A Tarot Reading of Your Novel

Raven's ProphecyWhen I first created this blog I intended to include some posts about the novels that I write – the process, the problems, the progress – and what do you know, it’s taken me this long to think of something I felt would be interesting (and not embarrassing) to contribute! My writing is slow and not always methodical, but this was something I did in a moment of inspiration during my first-ever writing retreat and I think it’s a fun way to re-imagine your project.

I’ve been an admirer of Maggie Stiefvater’s art for a while, and when she started creating these tarot cards I knew I had to have it! I know almost nothing about tarot, but the artwork was so beautiful I couldn’t resist. They’re done in colored pencil, which is one of my favorite mediums! Totally sold, end of story.

This is a way to plot your novel using the loose interpretations of tarot cards. This deck comes with a helpful guide on each card’s meanings and connections, so even if you don’t have them memorized you can align them to your story. Here’s how you can do this too!

Gather your main cast

Pull out some cards that you feel represent your main characters – for these I used the major arcana and pulled one for each of my characters’ key traits or flaws. In this example, my protagonist is The Fool, because hers is the most expansive character arc. She is full of potential, she’s brash, her ignorance gives her a fearlessness to take on the story’s challenges. Her best friend is represented by Strength. She has already come through her own journey in a previous story, so she has earned patience, self-control, and belief in herself. Finally, my last character is The Devil. He is full of ambition and selfishness, and these vices are going to come into play in this story.

Begin their journey

Now that I have my characters, it’s time to start Act 1 (or part 1, or the beginning of your story). For this I picked the Seven of Coins for Stiefvater’s interpretation of assessment, choice, risk, and reward. My characters are presented with an opportunity for adventure and reward, and the duality of the roses happens to align with this mission in my book. The mission involves an old love and a clash of values, so The Lovers was perfect here. And last, they attempt to start this journey with clarity and a successful plan, so the Ace of Swords fits in here. The best of intentions begin our plot. (click the photo to enlarge)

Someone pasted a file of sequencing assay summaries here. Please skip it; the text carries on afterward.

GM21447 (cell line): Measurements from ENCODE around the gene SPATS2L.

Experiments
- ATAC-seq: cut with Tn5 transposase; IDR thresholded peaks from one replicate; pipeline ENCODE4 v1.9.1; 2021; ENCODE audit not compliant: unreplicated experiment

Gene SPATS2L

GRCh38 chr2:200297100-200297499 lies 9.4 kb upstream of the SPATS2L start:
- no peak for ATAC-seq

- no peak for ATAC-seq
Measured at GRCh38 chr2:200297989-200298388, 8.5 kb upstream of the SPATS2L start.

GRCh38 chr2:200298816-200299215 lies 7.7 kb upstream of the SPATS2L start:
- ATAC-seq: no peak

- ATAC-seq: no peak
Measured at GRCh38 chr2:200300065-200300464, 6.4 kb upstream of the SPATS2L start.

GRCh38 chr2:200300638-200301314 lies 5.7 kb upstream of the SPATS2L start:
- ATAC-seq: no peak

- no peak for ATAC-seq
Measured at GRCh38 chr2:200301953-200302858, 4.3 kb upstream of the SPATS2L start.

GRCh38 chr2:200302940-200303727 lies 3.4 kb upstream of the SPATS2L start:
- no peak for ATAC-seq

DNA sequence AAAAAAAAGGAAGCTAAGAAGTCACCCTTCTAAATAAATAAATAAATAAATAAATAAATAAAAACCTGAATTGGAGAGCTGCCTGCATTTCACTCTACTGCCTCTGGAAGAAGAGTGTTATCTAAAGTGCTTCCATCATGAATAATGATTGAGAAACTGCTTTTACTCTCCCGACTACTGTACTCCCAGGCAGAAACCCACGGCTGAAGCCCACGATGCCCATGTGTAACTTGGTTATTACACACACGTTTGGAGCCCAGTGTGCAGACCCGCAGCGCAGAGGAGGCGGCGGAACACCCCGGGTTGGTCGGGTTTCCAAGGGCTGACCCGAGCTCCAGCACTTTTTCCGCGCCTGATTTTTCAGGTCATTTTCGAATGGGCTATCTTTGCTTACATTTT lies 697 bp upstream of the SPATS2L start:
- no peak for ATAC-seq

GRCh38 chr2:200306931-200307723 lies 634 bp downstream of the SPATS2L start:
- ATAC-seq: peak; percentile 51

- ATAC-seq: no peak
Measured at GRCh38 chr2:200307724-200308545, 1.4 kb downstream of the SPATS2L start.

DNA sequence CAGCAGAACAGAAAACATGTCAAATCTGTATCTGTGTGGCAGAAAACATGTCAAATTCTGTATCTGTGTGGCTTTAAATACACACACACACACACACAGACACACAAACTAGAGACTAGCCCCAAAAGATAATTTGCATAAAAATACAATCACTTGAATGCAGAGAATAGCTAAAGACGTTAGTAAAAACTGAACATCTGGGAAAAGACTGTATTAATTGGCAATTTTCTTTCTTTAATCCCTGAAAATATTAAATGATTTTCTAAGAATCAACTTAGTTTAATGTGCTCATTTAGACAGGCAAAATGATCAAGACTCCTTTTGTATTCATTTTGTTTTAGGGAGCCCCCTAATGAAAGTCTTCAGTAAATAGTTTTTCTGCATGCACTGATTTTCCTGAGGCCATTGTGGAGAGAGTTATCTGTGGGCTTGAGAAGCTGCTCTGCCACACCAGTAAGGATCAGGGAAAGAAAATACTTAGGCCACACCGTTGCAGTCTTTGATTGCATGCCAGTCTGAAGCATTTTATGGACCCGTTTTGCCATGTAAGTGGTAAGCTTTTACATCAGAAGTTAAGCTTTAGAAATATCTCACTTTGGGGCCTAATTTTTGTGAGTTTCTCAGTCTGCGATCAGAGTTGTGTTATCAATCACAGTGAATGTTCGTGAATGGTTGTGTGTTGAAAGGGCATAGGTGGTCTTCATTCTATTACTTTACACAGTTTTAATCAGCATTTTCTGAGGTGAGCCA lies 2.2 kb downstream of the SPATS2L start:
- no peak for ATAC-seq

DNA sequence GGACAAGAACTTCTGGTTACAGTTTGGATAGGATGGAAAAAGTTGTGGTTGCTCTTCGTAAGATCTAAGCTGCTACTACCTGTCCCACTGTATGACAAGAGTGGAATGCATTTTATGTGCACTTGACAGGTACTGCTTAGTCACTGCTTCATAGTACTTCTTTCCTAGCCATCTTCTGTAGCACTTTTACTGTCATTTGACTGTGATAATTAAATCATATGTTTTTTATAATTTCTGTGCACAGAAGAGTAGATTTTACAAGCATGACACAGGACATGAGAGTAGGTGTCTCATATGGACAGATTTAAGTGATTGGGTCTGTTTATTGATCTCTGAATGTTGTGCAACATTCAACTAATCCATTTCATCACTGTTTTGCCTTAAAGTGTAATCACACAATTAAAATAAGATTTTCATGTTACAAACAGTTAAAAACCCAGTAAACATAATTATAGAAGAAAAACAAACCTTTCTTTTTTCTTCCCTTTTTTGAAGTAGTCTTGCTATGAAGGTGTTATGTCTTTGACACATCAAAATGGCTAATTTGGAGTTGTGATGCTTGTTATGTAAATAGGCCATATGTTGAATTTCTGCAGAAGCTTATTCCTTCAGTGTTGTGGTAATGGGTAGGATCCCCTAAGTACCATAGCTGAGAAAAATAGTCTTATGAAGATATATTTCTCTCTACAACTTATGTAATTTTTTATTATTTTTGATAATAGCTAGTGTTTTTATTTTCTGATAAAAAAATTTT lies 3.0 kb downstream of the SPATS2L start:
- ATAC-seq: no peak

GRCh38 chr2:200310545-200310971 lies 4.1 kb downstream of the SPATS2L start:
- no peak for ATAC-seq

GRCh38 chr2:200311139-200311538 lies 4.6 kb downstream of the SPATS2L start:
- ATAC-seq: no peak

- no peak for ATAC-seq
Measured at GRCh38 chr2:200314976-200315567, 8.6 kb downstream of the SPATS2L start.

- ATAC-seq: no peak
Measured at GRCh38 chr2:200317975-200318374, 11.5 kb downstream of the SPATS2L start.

Tarot Plot Summary - MCs act 1

Complicate their journey

We move on to Act 2 (or part 2, or the middle, or the plot thickens). As with all stories, nothing is as simple as it seems. The minor arcana tend to revolve more around events or actions than traits so I relied on these for my plot points. I chose the Seven of Swords because not everyone is on this journey for the same reason. Not only is there intense strategy going on, we have secret manipulation and deception. The Eight of Swords increases the drama with self-doubt and confusion. My main character is starting to realize there’s more going on than meets the eye, but she isn’t sure what to do. But then we come to the Page of Swords, and the truth comes out. My characters get some clarity regarding the reality of their situation. What’s the next course of action? Seven of Wands – sort out your priorities and begin a defense. Brace yourself for the storm. (click the photo to enlarge)

Tarot Plot Summary - act 2

Complete their journey

We have reached Act 3 (or part 3, or the end). Now that specific actions are connected and moving towards resolution, I mixed the major and minor arcana to grasp the scope and tie everything together. The Five of Wands kicks everything off with some chaos. Everything they feared and prepared for in act 2 is now unleashed. The Tower captures the betrayal and divisions between my characters now that their different priorities are fully realized. Death is a dramatic card but this is the point where several characters undergo transformations and change–the end of their character arcs, the reason a story is told in the first place. Going along with this, The Sun takes them from change to self-awareness, clear-sightedness, and hope. This pairing is probably going to appear in every story, unless you are exploring the effects of a static character. Finally, The World declares that we have reached a conclusion. Characters have grown and changed (for better or worse), conflicts are resolved, we feel a sense of completion now that the story is over. My main character has transformed from The Fool to a self-actualized character, and in another story she would be represented by a new card, just like her best friend became Strength. (click the photo to enlarge)

Tarot Plot Summary - act 3

The Final Spread

When you’ve chosen your cards and arranged them accordingly, you can see the character arcs and beats of your story as broadly or as detailed as you like. You can even see how the parts of your story are balanced, and whether everything is tied together in the end or not. As a bonus, you end up with a tarot spread that looks beautiful and that teases your story without giving away anything *too* concrete! (click the photo to enlarge)

Tarot Plot Summary

There are so many styles and types of tarot decks, so you can easily personalize this project even more – have fun and unlock some inspiration!

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9 Comments (+add yours?)

  1. erinkbay
    Nov 18, 2015 @ 10:06:54

    Hello beautiful tarot cards!! UGH so gonna buy these and plot my book with them!!!!!

    Like

    Reply

  2. Jessica Hill
    Nov 25, 2015 @ 16:01:28

    I love this idea (and Stiefvater’s tarot deck). I’ll have to give this a try myself!

    Liked by 1 person

    Reply

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